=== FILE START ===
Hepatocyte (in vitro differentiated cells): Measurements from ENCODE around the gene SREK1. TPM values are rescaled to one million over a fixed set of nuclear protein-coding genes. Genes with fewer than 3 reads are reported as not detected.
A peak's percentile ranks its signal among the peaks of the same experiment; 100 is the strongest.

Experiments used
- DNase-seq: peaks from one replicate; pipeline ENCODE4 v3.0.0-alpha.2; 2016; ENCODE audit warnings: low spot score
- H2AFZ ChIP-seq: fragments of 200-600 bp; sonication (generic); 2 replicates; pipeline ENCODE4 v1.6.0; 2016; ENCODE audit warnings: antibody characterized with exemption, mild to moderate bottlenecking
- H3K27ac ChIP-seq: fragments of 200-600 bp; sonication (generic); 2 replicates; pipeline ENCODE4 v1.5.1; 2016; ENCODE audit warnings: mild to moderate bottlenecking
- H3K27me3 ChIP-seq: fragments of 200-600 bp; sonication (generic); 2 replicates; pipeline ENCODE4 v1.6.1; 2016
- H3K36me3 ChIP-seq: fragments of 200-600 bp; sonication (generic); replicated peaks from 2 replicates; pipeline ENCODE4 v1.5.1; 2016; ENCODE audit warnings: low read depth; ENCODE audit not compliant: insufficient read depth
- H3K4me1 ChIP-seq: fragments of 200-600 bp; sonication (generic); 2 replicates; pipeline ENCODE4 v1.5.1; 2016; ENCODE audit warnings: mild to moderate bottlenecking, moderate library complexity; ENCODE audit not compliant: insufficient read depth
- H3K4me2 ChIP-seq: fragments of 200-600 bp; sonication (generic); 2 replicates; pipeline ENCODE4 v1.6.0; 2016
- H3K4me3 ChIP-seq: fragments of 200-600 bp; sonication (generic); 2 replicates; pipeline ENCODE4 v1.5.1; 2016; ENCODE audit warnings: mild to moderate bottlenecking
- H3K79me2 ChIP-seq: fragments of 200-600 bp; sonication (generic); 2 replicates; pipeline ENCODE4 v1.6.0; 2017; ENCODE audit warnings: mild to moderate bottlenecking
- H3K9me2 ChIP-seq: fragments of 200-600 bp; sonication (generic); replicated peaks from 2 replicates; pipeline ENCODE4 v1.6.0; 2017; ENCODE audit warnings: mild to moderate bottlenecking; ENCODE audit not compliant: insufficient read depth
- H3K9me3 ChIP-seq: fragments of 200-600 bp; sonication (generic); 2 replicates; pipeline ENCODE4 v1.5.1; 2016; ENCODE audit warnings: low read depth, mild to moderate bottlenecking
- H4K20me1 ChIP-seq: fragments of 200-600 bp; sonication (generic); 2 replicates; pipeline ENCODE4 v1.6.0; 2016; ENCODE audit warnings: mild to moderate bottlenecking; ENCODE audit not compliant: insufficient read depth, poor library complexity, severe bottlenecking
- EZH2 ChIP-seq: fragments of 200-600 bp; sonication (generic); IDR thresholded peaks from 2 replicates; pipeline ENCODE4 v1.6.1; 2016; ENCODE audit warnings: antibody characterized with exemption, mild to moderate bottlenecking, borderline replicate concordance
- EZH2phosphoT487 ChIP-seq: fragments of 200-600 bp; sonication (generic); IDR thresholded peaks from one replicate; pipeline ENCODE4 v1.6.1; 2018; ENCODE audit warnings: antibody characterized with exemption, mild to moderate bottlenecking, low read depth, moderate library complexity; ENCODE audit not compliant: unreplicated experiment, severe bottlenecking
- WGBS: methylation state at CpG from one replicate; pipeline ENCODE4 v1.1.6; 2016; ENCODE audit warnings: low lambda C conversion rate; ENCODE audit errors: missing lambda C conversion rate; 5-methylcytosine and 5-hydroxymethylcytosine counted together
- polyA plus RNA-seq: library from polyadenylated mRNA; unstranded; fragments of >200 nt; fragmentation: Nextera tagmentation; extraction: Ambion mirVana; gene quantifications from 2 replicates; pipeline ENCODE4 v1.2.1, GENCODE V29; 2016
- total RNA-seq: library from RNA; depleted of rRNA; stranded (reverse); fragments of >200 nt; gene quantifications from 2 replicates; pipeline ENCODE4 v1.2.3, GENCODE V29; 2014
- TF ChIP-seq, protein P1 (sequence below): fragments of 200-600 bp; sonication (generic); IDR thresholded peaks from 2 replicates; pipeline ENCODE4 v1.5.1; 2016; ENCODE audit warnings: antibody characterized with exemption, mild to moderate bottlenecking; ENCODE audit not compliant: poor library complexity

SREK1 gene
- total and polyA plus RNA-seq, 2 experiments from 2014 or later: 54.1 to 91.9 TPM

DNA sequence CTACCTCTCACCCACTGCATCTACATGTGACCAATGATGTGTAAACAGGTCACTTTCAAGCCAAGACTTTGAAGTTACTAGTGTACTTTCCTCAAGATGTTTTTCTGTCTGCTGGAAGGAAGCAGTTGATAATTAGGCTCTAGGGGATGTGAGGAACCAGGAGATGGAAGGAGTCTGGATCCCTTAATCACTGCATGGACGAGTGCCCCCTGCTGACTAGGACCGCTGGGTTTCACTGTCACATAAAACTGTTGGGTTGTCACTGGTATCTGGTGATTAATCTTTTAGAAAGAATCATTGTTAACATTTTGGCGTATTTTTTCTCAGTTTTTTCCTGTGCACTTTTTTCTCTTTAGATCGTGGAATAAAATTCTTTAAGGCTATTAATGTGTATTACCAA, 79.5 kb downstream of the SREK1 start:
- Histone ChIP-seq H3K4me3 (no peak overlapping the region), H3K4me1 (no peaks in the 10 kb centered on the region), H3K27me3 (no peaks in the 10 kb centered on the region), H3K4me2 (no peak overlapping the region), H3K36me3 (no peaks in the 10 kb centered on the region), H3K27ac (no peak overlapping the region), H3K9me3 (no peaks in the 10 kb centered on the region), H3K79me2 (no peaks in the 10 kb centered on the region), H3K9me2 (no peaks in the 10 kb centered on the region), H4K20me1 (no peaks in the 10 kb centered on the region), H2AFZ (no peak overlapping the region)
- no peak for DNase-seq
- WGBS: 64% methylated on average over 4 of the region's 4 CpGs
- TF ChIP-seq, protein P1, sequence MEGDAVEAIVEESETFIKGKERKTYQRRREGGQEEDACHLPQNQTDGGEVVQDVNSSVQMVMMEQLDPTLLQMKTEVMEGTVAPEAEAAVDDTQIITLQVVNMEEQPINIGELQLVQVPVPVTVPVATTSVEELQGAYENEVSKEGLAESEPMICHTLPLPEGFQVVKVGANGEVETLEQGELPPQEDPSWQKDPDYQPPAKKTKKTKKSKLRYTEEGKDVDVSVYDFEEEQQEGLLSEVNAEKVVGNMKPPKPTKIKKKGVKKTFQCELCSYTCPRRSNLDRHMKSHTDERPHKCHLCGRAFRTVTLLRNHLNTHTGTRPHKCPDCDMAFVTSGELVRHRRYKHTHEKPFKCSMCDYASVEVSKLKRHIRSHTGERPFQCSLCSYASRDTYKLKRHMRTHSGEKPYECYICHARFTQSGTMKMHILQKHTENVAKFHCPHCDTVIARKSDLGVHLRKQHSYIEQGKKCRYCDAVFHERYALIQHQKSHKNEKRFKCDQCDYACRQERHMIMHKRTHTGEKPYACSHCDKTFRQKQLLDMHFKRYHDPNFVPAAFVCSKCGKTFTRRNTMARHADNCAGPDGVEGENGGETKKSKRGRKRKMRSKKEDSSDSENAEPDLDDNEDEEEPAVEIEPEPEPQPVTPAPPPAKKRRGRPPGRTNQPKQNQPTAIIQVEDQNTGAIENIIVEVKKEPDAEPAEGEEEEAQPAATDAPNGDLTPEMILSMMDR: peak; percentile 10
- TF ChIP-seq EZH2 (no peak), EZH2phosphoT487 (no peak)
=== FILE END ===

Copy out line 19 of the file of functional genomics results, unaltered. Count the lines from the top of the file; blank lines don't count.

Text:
- polyA plus RNA-seq: library from polyadenylated mRNA; unstranded; fragments of >200 nt; fragmentation: Nextera tagmentation; extraction: Ambion mirVana; gene quantifications from 2 replicates; pipeline ENCODE4 v1.2.1, GENCODE V29; 2016